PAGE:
It would be pretty harsh if this worked on Darwin, but is just an unsafe, mutable global on Windows (the kind of thing I think we're hoping to eliminate with the future concurrency work in Swift 6+). I think it needs to be safe everywhere.

In terms of semantics, isolating working directories at the thread level doesn't make a whole lot of sense for Swift's concurrency model, because tasks can be suspended and resumed on any thread by their executors. It would be really confusing if you're, say, using an async file API (like Foundation might offer), but your current working directory keeps changing across awaits. I think Task-local is the way to go here.


Doing that will definitely take a decent amount of work to accomplish, but is probably something that should be researched if it can even be done. Since the intrinsics to do so are thread based we need to make sure that thread local storage is donated to the task somehow (and then cleared from that thread?); I am not sure how that can be done just yet.

Alternatively it could be done as a closure: func withCurrentDirectory<R>(_ apply: (URL) throws -> R) rethrows -> R. That would ensure that within that scope it is used correctly.


These additions and changes look great and I hope that some of them can be marked as alwaysEmitIntoClient. :crossed_fingers:


New too Swift but what if instead of using.

we used an optional enum that defaults to .web and you would add something like .file for file path's?

init(_ string: StaticString, .file)

It’s probably out of scope for this but my biggest issue with URL is its strict parsing. The amount of times a feature breaks because suddenly we get a url with spaces that URL refuses to parse it’s not small. While other platforms are fine because their url parsing success :sweat:
I would love to see improvements on this aspect.

Ah.. I didn't know Swift favors String by default. Thank you Becca!

Why do these require Collection instead of Sequence? Also, have you considered requiring C.Element to conform to StringProtocol rather than specifically being a String?


The way I see it, Foundation.URL’s job is to follow the standard exactly. In fact, it should explicitly state that in the documentation.

Anything valid under that standard should be a legal URL, and anything invalid under that standard should not. Further correction, like escaping spaces, should only be used by initializers and methods that explicitly perform it.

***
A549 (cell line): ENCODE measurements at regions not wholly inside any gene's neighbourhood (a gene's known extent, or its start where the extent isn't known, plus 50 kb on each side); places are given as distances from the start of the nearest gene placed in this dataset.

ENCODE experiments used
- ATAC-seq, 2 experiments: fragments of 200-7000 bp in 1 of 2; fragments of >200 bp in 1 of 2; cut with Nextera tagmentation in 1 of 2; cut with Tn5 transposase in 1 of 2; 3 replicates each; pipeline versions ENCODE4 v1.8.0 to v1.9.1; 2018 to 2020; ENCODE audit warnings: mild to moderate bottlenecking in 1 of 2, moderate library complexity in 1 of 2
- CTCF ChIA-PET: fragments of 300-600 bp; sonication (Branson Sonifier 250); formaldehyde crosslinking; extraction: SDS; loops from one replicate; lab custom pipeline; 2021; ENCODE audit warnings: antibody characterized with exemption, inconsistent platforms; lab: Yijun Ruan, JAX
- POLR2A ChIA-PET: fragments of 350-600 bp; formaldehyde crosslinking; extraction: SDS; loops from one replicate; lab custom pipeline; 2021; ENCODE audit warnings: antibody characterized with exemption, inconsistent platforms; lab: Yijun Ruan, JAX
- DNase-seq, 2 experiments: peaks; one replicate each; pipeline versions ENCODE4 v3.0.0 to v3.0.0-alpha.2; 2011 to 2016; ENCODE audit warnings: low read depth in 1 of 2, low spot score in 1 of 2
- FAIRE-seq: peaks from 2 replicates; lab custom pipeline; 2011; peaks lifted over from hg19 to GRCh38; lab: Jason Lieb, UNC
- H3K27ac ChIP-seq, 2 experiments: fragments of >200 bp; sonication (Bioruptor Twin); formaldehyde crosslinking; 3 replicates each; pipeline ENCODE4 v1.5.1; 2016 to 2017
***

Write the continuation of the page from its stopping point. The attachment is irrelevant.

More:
If other platforms don’t do that, other platforms are (by that standard) wrong. Any complaints about that should be directed to WHATWG, which Apple is actually a founding member of.

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Correct. The alternative would be using the existing failable initializer init?(string:).


Would it be possible to apply these changes while simultaneously encouraging that users transition to Swift System, especially if they aren’t relying on resource value caching? I think that’d be the best of both worlds.

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It seems to me that this update should match what's happening elsewhere in Foundation these days, with a replacement for URLComponents that mimics FormatStrings.

e.g. URL would match up with Date.ParseStrategy in this code, and the format argument would be whatever is the new equivalent of URLComponents. isLenient would take care of the spaces issue mentioned above. (Nothing I can think of would match up with the Date initializer.)

try Date(
  "2022-11-15 @ 7 in the jolly old PM",
  strategy: Date.ParseStrategy(
    format: """
      \(year: .defaultDigits)-\(month: .defaultDigits)-\(day: .defaultDigits)
      @ \(hour: .defaultDigits(clock: .twelveHour, hourCycle: .oneBased))
      in the jolly old \(dayPeriod: .standard(.abbreviated))
    timeZone: .current,
    isLenient: false

The convention is:

  • Swift.assert(_:_:file:line:) is used for serious errors by the programmer
  • Swift.precondition(_:_:file:line:) is used for serious errors by other programmers (as the name implies, mainly violated preconditions)
  • Swift.fatalError(_:file:line:) (and forced unwrapping) is used for serious errors that aren’t the result of programmer error.

By requiring StaticString, the new initializer forces invalid input to fall into the first two categories. It arguably belongs in the second category, but the benefit of skipping assertion checks entirely in release builds probably justifies that.

Personally, I’ve been using Swift.Optional.unsafelyUnwrapped for hard-coded URLs, which has very similar behavior to assertions.